A polygonal approximation is the simplest form of surface description and therefore is the representation of choice in the implementation of a large number of algorithms. Moreover, existing graphics hardware and libraries (e.g., OpenGL) have special support for polygonal meshes, specially triangular meshes. Thus, despite the existence of more sophisticated standard forms for surface description (e.g., Bézier, B-splines, NURBS, etc.), there is always a need to represent surfaces in polygonal form.

## 1.2 Parametric and Implicit Surfaces

The piecewise linear approximation of surfaces can be posed as the problem of obtaining a polygonal approximation for a smooth 2-dimensional manifold embedded in the 3-dimensional euclidean space **R**^{3}. This geometric object is usually called a *regular surface* [1].

By conveniently subdividing a regular surface *S*, we can write , where each *S*_{i} is a regular surface (with boundary), defined either parametrically or implicitly. In other words, for each *i* there exists a regular parameterized patch *f*_{i} : *U*_{i}* **Ì** R*^{2}* ®** S*_{i}* **Ì **R*^{3}, *f* (*U*_{i}) = *S*_{i}, or an" implicit patch'' *g*_{i} : *R*^{3}* *É* **V*_{i}* *É *S*_{i }*®* **R**, such that *g*^{-1} (0) = *S*_{i}.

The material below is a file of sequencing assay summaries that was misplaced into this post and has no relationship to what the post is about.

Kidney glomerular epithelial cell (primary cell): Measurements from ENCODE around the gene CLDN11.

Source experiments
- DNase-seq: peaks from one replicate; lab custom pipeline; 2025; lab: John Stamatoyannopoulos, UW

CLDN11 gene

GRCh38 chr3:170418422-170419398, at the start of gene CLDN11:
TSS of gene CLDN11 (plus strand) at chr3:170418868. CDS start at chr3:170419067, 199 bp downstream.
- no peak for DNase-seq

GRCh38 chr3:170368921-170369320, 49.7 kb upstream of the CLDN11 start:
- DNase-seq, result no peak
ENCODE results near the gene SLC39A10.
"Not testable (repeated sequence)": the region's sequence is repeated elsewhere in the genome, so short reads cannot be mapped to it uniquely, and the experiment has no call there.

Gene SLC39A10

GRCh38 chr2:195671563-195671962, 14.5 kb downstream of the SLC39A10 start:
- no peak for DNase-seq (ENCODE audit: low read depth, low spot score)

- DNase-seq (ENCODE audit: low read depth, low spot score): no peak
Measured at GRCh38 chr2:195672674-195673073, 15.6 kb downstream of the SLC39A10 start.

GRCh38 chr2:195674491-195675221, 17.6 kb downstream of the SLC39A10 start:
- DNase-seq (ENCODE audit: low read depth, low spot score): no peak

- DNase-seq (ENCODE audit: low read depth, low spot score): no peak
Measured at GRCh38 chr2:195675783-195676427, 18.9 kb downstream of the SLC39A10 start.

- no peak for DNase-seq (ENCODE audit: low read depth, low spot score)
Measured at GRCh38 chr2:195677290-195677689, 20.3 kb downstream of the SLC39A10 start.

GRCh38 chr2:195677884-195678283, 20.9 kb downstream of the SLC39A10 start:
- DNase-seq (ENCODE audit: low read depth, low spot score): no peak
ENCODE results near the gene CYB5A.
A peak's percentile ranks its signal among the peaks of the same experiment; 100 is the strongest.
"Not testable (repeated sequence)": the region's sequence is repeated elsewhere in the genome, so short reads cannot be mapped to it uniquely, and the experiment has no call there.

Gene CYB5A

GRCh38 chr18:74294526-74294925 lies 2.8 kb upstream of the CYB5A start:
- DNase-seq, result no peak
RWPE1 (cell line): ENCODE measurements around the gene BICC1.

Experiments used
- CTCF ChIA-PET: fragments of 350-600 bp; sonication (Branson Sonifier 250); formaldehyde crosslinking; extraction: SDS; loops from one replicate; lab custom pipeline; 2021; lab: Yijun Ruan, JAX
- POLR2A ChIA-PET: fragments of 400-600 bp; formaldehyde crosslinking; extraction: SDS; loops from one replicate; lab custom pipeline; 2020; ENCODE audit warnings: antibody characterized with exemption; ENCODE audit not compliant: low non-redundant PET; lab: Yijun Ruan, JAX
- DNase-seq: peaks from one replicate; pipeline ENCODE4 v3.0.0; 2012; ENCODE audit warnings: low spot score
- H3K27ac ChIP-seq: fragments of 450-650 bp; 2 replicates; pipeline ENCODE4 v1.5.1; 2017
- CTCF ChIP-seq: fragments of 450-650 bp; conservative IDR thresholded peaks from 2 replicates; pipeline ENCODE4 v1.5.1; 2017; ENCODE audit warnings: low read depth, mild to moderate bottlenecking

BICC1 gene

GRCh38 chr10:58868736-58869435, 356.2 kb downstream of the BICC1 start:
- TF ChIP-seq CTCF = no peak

Therefore, in this context, the problem of approximating a regular surface reduces to the problem of obtaining a polygonal approximation for an implicit or a parametric surface patch.

## 1.3 Motivation and Goals

Polygonization methods for parametric and implicit surfaces have been studied exhaustively in the literature, but no conceptual survey exists. Since conversion between parametric and implicit representations is difficult [2], or even impossible, it is important to devise good polygonization methods for both class of surfaces.